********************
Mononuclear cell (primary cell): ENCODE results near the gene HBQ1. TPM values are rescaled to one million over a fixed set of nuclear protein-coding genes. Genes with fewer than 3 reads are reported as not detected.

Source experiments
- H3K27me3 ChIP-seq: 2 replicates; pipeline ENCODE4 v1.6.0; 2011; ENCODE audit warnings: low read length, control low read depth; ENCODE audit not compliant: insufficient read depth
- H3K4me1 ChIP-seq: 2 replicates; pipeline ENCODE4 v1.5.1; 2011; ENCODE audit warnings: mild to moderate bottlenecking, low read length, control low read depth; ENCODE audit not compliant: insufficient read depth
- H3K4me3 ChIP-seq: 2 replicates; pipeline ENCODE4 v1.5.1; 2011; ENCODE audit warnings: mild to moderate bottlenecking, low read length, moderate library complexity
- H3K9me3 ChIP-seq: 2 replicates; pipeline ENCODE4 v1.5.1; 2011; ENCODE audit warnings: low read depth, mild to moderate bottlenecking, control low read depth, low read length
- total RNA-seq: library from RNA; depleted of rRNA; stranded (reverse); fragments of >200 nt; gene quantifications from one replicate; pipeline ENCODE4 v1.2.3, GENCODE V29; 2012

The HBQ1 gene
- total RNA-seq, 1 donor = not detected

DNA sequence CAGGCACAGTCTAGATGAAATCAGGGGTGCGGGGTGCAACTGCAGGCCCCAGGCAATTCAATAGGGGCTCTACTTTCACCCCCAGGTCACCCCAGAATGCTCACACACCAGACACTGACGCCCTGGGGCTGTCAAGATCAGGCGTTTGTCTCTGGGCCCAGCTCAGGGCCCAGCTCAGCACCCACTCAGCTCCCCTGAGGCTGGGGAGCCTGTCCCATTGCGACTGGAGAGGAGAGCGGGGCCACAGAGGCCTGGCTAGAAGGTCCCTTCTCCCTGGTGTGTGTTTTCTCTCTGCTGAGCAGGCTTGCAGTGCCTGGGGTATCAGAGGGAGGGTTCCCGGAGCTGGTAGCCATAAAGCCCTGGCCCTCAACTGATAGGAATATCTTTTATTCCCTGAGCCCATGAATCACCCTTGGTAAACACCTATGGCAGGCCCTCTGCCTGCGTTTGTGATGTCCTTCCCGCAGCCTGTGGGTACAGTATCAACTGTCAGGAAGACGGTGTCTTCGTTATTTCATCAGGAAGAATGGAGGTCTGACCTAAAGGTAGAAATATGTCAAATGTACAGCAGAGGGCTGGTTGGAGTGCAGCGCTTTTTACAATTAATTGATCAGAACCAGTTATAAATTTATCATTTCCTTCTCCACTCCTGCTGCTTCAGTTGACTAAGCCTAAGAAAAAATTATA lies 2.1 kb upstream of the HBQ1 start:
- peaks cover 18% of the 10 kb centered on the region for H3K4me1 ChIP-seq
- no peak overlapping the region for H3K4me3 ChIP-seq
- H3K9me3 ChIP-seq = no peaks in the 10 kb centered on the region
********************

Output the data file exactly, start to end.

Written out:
Mononuclear cell (primary cell): ENCODE results near the gene HBQ1. TPM values are rescaled to one million over a fixed set of nuclear protein-coding genes. Genes with fewer than 3 reads are reported as not detected.

Source experiments
- H3K27me3 ChIP-seq: 2 replicates; pipeline ENCODE4 v1.6.0; 2011; ENCODE audit warnings: low read length, control low read depth; ENCODE audit not compliant: insufficient read depth
- H3K4me1 ChIP-seq: 2 replicates; pipeline ENCODE4 v1.5.1; 2011; ENCODE audit warnings: mild to moderate bottlenecking, low read length, control low read depth; ENCODE audit not compliant: insufficient read depth
- H3K4me3 ChIP-seq: 2 replicates; pipeline ENCODE4 v1.5.1; 2011; ENCODE audit warnings: mild to moderate bottlenecking, low read length, moderate library complexity
- H3K9me3 ChIP-seq: 2 replicates; pipeline ENCODE4 v1.5.1; 2011; ENCODE audit warnings: low read depth, mild to moderate bottlenecking, control low read depth, low read length
- total RNA-seq: library from RNA; depleted of rRNA; stranded (reverse); fragments of >200 nt; gene quantifications from one replicate; pipeline ENCODE4 v1.2.3, GENCODE V29; 2012

The HBQ1 gene
- total RNA-seq, 1 donor = not detected

DNA sequence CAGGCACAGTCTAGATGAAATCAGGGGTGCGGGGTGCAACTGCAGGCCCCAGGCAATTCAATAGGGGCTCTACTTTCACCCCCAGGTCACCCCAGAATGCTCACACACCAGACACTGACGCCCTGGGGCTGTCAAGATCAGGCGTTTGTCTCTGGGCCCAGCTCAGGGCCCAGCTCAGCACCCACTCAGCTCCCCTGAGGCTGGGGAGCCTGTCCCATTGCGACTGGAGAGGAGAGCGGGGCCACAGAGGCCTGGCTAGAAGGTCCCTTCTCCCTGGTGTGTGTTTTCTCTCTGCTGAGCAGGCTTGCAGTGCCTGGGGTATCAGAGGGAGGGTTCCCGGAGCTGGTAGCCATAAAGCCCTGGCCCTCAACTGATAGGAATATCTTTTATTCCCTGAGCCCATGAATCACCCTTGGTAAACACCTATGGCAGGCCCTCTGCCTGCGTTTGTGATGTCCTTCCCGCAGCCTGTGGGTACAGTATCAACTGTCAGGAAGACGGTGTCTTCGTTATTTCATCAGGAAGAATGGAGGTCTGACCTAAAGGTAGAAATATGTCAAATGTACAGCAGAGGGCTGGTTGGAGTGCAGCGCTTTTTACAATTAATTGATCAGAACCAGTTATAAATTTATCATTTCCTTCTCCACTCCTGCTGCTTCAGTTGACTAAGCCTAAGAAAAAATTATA lies 2.1 kb upstream of the HBQ1 start:
- peaks cover 18% of the 10 kb centered on the region for H3K4me1 ChIP-seq
- no peak overlapping the region for H3K4me3 ChIP-seq
- H3K9me3 ChIP-seq = no peaks in the 10 kb centered on the region